Pet-Friendly Housing: Tips for Renters and Landlords
by Danielle Cookish
All too often, families are forced to make difficult decisions and part ways with their animal companions due to their living situation. Nationally, “no pets allowed" and "moving" remain some of the most common reasons animals are brought to shelters.
It doesn’t have to be that way.
Tips for renters -
- Be persistent! Finding pet-friendly rentals will take longer and you may have to extend your search outside of the community you’re looking to live in.
- Advocate for your pet. Prepare a “pet resume” with information including their breed, age, vaccination history, and spay/neuter status. Get references from past landlords and include any training certificates your pet has earned!
- Pledge to keep your pet clean, groomed, and up to date on vaccines. Keep cats indoors to keep them safe and avoid any conflicts with neighbors.
Is your pet a service animal?
It is illegal for landlords to prohibit service animals from rental property, even if that rental property is otherwise not pet-friendly. In 2011, HUD issued a memo stating that dogs without specialized training, animals other than dogs, and "emotional support" animals must be allowed in housing settings under the Fair Housing Act and Section 504.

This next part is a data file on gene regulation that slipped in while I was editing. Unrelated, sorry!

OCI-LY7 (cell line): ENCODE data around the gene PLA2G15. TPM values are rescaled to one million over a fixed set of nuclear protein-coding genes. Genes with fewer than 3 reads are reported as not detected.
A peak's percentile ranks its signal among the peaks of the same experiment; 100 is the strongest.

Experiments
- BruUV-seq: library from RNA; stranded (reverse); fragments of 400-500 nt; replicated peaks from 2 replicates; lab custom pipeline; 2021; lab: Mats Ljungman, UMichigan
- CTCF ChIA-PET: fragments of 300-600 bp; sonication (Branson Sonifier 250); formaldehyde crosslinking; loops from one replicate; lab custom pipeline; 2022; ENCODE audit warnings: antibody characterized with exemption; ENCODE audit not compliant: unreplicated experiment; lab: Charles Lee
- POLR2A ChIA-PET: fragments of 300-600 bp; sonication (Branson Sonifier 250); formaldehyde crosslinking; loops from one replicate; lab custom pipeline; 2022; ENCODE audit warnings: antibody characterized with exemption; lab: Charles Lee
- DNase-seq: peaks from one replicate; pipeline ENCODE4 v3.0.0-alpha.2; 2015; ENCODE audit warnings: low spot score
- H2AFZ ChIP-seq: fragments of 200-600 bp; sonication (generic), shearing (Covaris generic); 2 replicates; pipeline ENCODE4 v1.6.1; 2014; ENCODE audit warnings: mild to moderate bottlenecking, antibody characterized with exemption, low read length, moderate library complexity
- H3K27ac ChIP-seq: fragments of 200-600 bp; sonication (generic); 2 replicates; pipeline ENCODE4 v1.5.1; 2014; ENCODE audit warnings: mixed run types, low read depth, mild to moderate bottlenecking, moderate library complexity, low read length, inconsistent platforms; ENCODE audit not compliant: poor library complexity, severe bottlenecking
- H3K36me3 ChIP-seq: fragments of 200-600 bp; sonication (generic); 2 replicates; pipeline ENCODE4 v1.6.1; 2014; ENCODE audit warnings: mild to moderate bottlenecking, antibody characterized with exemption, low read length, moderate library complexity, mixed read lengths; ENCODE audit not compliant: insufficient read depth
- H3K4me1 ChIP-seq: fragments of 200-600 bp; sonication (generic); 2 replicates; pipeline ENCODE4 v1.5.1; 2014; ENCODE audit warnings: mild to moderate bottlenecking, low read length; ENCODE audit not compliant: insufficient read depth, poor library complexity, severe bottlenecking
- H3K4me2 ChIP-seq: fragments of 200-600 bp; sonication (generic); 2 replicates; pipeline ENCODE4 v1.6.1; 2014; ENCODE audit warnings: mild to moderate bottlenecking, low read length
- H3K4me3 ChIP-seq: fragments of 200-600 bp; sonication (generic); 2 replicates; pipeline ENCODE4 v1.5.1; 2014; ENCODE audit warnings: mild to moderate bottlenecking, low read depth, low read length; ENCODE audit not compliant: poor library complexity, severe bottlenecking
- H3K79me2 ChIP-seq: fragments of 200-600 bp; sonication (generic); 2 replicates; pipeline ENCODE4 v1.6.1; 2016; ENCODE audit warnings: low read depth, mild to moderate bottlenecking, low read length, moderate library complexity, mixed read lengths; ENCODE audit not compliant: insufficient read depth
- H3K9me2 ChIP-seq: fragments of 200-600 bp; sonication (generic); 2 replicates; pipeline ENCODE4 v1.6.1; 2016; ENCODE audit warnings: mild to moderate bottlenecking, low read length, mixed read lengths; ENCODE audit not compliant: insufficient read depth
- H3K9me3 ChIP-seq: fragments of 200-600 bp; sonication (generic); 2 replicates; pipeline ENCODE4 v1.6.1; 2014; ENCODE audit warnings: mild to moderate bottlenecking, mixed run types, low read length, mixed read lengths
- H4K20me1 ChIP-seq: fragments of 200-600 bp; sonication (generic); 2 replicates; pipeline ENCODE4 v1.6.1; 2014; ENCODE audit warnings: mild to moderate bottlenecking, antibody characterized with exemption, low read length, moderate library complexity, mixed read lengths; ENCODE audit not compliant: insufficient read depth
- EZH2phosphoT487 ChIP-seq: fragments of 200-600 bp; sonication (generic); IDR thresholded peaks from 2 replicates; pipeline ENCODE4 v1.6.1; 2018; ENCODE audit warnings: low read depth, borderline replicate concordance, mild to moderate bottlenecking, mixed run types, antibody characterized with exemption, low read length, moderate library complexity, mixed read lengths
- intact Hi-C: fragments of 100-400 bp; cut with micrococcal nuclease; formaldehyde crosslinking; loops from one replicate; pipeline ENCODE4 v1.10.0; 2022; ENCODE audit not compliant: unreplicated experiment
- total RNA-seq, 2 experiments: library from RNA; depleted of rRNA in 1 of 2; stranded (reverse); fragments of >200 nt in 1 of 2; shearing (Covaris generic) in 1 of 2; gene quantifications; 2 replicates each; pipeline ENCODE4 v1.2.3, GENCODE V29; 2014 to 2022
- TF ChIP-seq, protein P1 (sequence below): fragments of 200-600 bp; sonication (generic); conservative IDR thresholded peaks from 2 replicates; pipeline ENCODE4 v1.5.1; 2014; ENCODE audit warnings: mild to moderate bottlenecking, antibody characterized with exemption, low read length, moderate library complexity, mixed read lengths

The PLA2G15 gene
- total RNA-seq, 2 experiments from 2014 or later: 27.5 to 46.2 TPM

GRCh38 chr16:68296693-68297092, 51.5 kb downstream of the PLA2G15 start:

If you want to explore your rights to have an assistance animal in rental housing, contact the Massachusetts Fair Housing Center at 413-539-9796.
Are you a landlord considering a pet policy?
People with pets tend to stay in rental housing longer and can be some of your best tenants. Some steps you can take to find great, animal-loving tenants include -
- A clear, written agreement with the tenant about having pets and the requirements for them to live in the home. Specify the number and type of pets allowed.
- Set clear rules about how and when pets may be allowed outdoors. Many apartment communities prefer an “indoor only” restriction on cats to help protect landscaping and wildlife. Rules should specify that dogs be kept leashed in the building or in other community areas.
Behaviors of intact cats and dogs can lead to property damage and create a nuisance for other tenants. Consider requiring that all cats and dogs above the age of six months be spayed/neutered. Dakin’s Community Spay/Neuter Clinic is accepting appointments for dogs, cats, and rabbits.
Click here for more information and tips for renters and landlords to create a safe, pet-friendly community.